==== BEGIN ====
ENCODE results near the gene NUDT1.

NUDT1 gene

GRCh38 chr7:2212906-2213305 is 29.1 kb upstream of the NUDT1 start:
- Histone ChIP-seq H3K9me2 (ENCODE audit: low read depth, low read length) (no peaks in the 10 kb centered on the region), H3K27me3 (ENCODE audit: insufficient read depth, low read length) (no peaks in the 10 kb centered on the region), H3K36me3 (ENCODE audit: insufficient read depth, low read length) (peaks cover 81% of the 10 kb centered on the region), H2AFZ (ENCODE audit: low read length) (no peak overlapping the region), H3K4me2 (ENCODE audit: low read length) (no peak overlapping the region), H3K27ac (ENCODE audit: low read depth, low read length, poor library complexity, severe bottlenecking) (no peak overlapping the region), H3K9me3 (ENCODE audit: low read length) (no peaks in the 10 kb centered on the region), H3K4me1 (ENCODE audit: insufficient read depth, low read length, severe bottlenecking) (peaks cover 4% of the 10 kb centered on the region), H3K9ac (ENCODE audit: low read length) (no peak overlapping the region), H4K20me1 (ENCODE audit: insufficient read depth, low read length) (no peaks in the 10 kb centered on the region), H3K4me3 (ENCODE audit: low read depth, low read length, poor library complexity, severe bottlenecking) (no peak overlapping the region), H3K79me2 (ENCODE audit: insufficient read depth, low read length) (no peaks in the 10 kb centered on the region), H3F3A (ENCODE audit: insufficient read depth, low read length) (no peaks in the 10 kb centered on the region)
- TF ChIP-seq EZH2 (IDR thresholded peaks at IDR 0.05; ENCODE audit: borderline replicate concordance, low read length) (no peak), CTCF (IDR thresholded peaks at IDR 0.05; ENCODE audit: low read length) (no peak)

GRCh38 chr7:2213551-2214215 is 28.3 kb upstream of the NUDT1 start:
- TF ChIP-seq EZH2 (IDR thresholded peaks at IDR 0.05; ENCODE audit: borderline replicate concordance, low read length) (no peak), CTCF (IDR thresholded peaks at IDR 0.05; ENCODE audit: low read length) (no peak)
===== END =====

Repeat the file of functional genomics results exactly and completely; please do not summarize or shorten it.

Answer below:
ENCODE results near the gene NUDT1.

NUDT1 gene

GRCh38 chr7:2212906-2213305 is 29.1 kb upstream of the NUDT1 start:
- Histone ChIP-seq H3K9me2 (ENCODE audit: low read depth, low read length) (no peaks in the 10 kb centered on the region), H3K27me3 (ENCODE audit: insufficient read depth, low read length) (no peaks in the 10 kb centered on the region), H3K36me3 (ENCODE audit: insufficient read depth, low read length) (peaks cover 81% of the 10 kb centered on the region), H2AFZ (ENCODE audit: low read length) (no peak overlapping the region), H3K4me2 (ENCODE audit: low read length) (no peak overlapping the region), H3K27ac (ENCODE audit: low read depth, low read length, poor library complexity, severe bottlenecking) (no peak overlapping the region), H3K9me3 (ENCODE audit: low read length) (no peaks in the 10 kb centered on the region), H3K4me1 (ENCODE audit: insufficient read depth, low read length, severe bottlenecking) (peaks cover 4% of the 10 kb centered on the region), H3K9ac (ENCODE audit: low read length) (no peak overlapping the region), H4K20me1 (ENCODE audit: insufficient read depth, low read length) (no peaks in the 10 kb centered on the region), H3K4me3 (ENCODE audit: low read depth, low read length, poor library complexity, severe bottlenecking) (no peak overlapping the region), H3K79me2 (ENCODE audit: insufficient read depth, low read length) (no peaks in the 10 kb centered on the region), H3F3A (ENCODE audit: insufficient read depth, low read length) (no peaks in the 10 kb centered on the region)
- TF ChIP-seq EZH2 (IDR thresholded peaks at IDR 0.05; ENCODE audit: borderline replicate concordance, low read length) (no peak), CTCF (IDR thresholded peaks at IDR 0.05; ENCODE audit: low read length) (no peak)

GRCh38 chr7:2213551-2214215 is 28.3 kb upstream of the NUDT1 start:
- TF ChIP-seq EZH2 (IDR thresholded peaks at IDR 0.05; ENCODE audit: borderline replicate concordance, low read length) (no peak), CTCF (IDR thresholded peaks at IDR 0.05; ENCODE audit: low read length) (no peak)